ER wait times


Staff member
Gold Site Supporter
This caught my eye after Johnny's recent long wait in an ER.
Average wait times for each state. Accurate or does your experience differ?



Well-known member
Gold Site Supporter
Well from recent experience, there was a fairly short wait time posted each time we went, generally less than 10-15 minutes. There is a huge BUT though. That is wait time for triage by a nurse or nurse practitioner unless you are literally dying or come in via ambulance.

When I went in with the kidney infection and back pain so severe I could hardly walk, and couldn't stop moaning because it hurt so bad (worse than labor with no drugs), it was almost an hour before I saw an actual doctor, and over 3 hours before I got pain medication. I will say the ER was nearly full and they apparently had to call in staff to have enough help to get people treated. I was in a room a little over 5 hours after getting there. I got a private room and a telemetry monitor because the pain, fever and infection put me into A-fib, which self corrected after pain control, a couple of antibiotic doses and the fever broke. I never sweat so much in my life. The telemetry pads kept falling off because I was literally dripping with sweat for several hours.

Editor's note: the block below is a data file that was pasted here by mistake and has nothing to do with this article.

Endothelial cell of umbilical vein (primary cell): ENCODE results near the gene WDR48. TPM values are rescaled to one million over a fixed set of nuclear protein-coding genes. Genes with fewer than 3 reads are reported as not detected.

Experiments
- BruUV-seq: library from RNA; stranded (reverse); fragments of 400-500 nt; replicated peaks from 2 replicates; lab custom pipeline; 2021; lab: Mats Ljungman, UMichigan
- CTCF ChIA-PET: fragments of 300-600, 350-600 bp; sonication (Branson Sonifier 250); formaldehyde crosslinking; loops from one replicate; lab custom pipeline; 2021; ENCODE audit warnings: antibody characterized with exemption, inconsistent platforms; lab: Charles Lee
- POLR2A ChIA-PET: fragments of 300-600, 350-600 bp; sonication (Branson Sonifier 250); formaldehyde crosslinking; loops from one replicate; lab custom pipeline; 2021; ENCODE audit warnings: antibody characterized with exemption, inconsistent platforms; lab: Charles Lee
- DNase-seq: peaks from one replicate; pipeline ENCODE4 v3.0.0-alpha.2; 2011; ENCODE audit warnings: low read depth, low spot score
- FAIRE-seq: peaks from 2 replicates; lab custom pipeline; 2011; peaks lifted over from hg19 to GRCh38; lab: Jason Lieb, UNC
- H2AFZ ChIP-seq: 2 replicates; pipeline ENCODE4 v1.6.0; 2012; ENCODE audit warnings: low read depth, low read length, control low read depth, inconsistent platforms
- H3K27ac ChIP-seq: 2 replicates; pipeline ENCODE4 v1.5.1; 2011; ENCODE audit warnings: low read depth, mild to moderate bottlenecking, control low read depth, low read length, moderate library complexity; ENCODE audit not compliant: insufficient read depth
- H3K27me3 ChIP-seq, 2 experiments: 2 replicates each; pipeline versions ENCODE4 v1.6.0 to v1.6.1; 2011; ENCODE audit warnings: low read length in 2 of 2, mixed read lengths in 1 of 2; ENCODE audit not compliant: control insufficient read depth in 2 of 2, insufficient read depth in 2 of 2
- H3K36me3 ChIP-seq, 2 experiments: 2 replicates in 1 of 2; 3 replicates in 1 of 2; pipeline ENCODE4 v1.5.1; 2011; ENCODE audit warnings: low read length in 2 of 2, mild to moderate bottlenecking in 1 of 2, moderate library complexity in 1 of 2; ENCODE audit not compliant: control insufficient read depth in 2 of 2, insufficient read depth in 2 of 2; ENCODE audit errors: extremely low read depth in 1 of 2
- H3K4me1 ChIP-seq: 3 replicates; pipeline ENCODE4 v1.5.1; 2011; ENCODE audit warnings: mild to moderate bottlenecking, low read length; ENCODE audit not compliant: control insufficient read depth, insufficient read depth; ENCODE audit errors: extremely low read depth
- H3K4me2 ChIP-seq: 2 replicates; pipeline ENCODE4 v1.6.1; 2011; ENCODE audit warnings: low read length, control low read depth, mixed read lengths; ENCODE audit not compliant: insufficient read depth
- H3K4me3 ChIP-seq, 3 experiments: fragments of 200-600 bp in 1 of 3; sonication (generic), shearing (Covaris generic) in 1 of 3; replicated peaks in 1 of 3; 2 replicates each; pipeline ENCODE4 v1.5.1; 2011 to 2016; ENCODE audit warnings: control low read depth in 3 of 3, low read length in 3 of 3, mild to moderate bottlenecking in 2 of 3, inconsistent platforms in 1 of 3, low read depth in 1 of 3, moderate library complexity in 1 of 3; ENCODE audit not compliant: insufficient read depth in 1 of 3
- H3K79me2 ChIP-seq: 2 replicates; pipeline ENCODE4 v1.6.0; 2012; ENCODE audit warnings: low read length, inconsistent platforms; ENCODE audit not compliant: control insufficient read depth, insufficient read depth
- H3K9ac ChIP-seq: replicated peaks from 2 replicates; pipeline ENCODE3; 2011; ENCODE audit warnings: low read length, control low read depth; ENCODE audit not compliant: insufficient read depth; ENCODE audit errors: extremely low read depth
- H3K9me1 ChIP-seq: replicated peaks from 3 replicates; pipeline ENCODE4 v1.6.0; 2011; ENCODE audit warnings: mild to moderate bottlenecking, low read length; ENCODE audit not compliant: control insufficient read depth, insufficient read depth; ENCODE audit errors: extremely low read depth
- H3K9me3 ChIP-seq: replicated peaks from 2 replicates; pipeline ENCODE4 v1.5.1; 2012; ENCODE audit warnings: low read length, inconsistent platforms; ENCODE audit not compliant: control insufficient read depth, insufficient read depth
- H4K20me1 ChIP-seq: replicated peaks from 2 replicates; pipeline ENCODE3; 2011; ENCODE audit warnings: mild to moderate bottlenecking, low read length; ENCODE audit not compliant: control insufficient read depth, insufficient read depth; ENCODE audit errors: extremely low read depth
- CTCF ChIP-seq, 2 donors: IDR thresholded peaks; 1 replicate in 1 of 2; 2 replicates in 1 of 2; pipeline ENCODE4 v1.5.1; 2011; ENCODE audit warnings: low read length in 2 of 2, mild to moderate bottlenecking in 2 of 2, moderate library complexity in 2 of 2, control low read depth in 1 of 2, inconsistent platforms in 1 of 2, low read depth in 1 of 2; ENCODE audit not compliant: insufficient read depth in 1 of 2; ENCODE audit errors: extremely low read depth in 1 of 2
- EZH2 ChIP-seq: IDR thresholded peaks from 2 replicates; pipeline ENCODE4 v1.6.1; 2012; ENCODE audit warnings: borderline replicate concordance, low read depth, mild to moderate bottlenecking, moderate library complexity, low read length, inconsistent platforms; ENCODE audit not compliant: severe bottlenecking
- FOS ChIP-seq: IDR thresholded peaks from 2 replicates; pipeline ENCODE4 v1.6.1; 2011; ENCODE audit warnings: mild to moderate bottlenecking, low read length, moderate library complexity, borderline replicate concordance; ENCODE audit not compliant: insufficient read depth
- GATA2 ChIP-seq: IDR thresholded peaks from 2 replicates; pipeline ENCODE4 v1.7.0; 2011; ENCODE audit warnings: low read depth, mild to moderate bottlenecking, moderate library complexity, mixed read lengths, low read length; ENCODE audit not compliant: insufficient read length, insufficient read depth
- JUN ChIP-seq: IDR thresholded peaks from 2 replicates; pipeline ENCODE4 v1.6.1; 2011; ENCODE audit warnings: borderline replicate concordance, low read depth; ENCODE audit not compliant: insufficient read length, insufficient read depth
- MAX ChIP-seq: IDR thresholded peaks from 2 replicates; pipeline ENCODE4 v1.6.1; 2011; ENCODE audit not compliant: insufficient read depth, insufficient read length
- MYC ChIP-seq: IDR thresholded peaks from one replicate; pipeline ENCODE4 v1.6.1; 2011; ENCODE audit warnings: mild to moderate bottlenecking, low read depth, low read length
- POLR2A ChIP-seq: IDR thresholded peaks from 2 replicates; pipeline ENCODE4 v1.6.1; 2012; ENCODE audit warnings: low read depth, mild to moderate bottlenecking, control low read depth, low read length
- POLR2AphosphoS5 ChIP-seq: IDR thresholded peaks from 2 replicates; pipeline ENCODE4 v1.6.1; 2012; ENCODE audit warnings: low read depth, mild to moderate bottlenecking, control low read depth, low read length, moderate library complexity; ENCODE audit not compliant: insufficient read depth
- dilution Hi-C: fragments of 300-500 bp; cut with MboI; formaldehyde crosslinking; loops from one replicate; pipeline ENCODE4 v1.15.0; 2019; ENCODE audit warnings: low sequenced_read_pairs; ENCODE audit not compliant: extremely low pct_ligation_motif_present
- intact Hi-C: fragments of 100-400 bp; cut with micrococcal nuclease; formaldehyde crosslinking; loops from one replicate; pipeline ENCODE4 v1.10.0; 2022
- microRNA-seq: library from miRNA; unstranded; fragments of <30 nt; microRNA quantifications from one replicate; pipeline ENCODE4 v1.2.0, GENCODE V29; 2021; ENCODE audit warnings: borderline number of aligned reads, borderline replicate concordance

When Craig went in with the kidney stones about 2 weeks earlier, he had been triaged and had seen a doc in the triage area fairly quickly, but was still in waiting room when I got back from running a business errand over 2 hours later. He was called back shortly after I got there and got morphine within 30 minutes. Then, he laid in the bed in the ER sleeping for several hours until it started to wear off. I already knew he was staying by then, but he still hadn't been assigned a room over 7 hours later, so I went home since he was awake enough to know what was going on, and they had given him some more pain medication but not as strong as morphine.

Johnny West

Well-known member
They triage at the army hospital and wait times vary depending on severity and urgency of the ailment. It’s not first come, first served.